Oil on Wood Panel, 36" x 48"
Shango, the orisha of lightning and thunder, decided to be a king amongst the humans. His reign as the fourth Alafin of the Oya empire was one of tyrannical rule. A leader with supernatural powers, his cruelty and jealousy caused people to turn on him. Betrayed by one of his generals, the king and his family were forced into exile. Different versions of the myth exist, with Shango committing suicide or murdered by his own general. The painting focuses on the moments after his death, portraying the king’s lifeless mortal body, and simultaneously, his transcendence.
Upon his death, when Shango changed back into an orisha, he razed the kingdom in retribution, causing lightning to strike down his enemies and set the entire empire ablaze. For the initiated, the burning hazy landscape calls to mind the myth’s sensorial effects of heat mixed with the acrid smell and taste of smoke and ash.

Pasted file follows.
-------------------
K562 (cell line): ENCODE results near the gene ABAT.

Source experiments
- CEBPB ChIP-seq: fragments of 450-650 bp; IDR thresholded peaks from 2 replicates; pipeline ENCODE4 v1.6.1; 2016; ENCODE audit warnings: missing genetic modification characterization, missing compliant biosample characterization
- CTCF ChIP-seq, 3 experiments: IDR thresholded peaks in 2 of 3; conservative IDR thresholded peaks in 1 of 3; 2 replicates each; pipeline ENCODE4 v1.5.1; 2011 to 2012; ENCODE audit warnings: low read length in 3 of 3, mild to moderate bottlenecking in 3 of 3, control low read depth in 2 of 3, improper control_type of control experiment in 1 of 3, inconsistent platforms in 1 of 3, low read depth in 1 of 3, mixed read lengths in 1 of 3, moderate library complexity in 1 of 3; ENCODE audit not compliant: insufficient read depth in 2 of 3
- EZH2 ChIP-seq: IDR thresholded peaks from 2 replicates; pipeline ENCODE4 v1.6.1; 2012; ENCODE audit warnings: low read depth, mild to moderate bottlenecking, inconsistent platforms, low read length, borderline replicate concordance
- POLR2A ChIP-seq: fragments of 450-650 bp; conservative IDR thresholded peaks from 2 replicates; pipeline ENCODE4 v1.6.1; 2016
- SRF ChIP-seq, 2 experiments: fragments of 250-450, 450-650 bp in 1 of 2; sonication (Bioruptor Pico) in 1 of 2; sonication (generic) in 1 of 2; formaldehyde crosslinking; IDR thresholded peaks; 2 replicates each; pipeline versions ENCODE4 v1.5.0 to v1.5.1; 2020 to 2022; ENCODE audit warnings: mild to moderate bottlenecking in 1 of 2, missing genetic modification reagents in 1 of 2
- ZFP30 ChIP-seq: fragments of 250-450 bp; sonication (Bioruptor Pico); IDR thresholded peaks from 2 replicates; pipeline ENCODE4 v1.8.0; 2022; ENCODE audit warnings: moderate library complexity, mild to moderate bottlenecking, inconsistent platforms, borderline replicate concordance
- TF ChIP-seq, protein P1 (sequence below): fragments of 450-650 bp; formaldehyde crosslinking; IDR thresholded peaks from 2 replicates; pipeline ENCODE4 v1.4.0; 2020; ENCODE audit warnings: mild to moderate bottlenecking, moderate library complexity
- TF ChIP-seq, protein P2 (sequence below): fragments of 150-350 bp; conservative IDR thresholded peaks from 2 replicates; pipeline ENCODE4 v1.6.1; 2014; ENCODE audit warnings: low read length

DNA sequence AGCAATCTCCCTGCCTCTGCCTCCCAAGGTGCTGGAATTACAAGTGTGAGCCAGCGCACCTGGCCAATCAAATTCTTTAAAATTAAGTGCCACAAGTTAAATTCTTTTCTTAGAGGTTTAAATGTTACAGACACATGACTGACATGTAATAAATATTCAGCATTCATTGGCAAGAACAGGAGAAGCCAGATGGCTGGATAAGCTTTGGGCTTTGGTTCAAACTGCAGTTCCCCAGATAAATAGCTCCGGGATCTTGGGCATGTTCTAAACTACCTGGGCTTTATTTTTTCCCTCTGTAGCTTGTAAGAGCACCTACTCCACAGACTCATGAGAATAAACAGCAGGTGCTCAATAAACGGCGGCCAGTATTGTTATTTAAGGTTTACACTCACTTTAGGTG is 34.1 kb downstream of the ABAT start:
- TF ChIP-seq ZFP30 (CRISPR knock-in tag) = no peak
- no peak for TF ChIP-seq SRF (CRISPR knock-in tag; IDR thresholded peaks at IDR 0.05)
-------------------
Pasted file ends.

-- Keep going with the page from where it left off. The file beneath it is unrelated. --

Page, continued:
Modeled after Caravaggio’s Entombment, Shango’s gaunt body echoes that of Christ, with the orishas Obatalá and Oshosi supporting him. Unlike the Entombment, however, King Shango includes an extensive background with African trees, such as the iroko and wild date palm, and a tropical forest, thus locating the story specifically in Africa.